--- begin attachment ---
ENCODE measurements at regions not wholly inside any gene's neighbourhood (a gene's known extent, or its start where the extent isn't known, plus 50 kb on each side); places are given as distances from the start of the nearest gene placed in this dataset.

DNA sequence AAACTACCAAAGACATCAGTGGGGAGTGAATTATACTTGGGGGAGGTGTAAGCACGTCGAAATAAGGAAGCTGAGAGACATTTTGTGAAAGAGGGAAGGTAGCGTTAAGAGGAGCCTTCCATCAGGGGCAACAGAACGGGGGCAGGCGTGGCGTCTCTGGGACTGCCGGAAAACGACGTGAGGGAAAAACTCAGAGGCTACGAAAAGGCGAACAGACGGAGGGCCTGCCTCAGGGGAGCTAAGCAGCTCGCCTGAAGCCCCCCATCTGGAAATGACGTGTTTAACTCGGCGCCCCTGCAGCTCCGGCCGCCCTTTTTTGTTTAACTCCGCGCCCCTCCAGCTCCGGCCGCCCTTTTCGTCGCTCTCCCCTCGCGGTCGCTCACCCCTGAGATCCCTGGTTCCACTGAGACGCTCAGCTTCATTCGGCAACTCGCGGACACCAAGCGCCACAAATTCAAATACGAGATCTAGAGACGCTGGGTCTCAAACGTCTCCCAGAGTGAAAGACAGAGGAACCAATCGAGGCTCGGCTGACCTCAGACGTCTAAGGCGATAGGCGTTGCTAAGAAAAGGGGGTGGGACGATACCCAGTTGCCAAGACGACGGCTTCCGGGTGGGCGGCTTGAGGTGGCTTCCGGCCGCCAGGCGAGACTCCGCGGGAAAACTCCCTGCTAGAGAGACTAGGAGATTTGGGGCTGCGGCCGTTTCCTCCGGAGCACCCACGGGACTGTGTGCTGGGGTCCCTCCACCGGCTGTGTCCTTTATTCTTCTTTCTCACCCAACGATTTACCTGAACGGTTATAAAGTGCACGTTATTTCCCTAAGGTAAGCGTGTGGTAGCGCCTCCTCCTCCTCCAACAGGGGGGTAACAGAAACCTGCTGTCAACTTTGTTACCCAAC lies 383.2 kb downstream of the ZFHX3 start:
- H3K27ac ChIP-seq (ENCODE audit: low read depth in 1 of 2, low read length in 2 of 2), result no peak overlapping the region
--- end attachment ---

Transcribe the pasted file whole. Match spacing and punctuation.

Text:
ENCODE measurements at regions not wholly inside any gene's neighbourhood (a gene's known extent, or its start where the extent isn't known, plus 50 kb on each side); places are given as distances from the start of the nearest gene placed in this dataset.

DNA sequence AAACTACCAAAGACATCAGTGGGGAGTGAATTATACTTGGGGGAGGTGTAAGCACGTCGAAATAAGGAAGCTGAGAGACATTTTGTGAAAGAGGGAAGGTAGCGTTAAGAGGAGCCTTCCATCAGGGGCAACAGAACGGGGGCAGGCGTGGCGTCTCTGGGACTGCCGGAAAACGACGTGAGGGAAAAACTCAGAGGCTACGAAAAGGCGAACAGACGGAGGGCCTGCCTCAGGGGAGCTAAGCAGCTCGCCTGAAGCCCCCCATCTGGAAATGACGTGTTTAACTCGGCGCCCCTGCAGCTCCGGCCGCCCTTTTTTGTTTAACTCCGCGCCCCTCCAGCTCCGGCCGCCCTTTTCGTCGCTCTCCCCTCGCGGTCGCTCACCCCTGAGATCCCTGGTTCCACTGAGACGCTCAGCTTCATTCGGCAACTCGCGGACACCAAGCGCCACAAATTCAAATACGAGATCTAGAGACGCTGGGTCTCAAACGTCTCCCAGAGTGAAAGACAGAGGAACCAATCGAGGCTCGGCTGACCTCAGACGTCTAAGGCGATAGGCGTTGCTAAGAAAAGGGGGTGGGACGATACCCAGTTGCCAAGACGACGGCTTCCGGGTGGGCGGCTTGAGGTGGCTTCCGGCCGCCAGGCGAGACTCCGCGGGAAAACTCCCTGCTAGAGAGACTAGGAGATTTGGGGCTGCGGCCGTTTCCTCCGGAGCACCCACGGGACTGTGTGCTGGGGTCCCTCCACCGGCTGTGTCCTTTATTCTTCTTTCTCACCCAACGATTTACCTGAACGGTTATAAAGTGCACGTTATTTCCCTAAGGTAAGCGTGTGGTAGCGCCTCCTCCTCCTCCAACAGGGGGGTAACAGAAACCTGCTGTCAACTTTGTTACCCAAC lies 383.2 kb downstream of the ZFHX3 start:
- H3K27ac ChIP-seq (ENCODE audit: low read depth in 1 of 2, low read length in 2 of 2), result no peak overlapping the region